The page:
The Downside to Knowing What You're Great At

I’m a huge proponent of the idea that you are the BEST in the world at ONE thing. It’s more niche than you realize. In fact, the practice of it probably doesn’t exist right now. You’ll miss it if you keep trying to fill conventional roles. But when you finally figure it out, it will […]

I’m a huge proponent of the idea that you are the BEST in the world at ONE thing. It’s more niche than you realize. In fact, the practice of it probably doesn’t exist right now. You’ll miss it if you keep trying to fill conventional roles.

But when you finally figure it out, it will change your life. You’ll never apply for another job again. When people think of your craft, your name will immediately come to mind. You will OWN a category. You will become the benchmark.

There’s a downside, however, to finding your great gift to the world.

It’s that you have to acknowledge that you’re not any good at the other stuff.

When I quit my PREVIOUS occupation, I had a two-year funeral for myself because I had spent the past 10 years training for it and striving at it.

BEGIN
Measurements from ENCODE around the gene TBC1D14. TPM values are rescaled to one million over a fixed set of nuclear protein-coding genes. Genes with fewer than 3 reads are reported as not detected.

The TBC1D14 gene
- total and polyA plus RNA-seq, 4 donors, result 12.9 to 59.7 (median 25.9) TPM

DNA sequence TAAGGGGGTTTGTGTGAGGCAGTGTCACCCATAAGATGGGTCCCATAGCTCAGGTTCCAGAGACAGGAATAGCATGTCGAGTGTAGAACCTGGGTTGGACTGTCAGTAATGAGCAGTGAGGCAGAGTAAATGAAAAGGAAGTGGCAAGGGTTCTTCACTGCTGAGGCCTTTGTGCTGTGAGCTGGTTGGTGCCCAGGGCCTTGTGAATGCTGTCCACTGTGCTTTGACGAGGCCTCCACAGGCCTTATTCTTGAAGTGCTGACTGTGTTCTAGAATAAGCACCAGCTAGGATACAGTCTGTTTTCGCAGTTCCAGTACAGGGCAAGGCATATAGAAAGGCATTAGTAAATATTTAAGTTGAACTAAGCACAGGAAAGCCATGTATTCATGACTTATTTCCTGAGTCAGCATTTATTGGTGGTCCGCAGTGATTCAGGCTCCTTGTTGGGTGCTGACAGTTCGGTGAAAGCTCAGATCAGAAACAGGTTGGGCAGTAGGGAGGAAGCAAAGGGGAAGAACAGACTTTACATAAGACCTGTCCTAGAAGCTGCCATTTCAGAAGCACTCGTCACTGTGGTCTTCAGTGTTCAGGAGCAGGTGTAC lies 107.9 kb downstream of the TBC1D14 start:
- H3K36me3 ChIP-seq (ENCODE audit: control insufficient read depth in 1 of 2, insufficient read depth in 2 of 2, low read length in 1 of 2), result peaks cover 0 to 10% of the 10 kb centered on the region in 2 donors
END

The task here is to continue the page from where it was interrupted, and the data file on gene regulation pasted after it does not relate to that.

I had to finally admit that it wasn’t working. And there was nothing flippant about that realization. It tore my soul out. I experienced an identity crisis.

The hard truth is this – you have to start with what you’re NOT good at in order to find out what you ARE great at. And for this, you only need to look around.

Is there fruit on the branches?

If you say you want to be a leader, are people following you?
If you say you want to be a writer, do people clamor to read your stuff?
If you say you want to be a speaker, do they flock to listen to you now?

I fear that – even in writing those questions – we will find another way to deceive ourselves with the answer. We’ll spin it to accommodate our current aspirations.

(If you’re starting to become defensive about a particular desire, pay attention to it. You might be onto something.)

As you seek your ONE great thing, be prepared to bear the weight of grief. It’s no easy thing to put aside what you’ve spent years pursuing.

But when you find it, it will be worth it. For there is nothing better than expressing what you were designed to do.

Ben Arment Ben Arment helps people launch great things. He’s the founder of Dream Year, The Whiteboard Sessions, and STORY in Chicago, and he also wrote a book called Church in the Making. He and his wife Ainsley live in Virginia Beach and have three cowboys, Wyatt, Dylan & Cody.

More from Ben Arment or visit Ben at http://www.benarment.com/

Please Note: We reserve the right to delete comments that are offensive, uncivil and off-topic. Read a detailed description of our Comments Policy.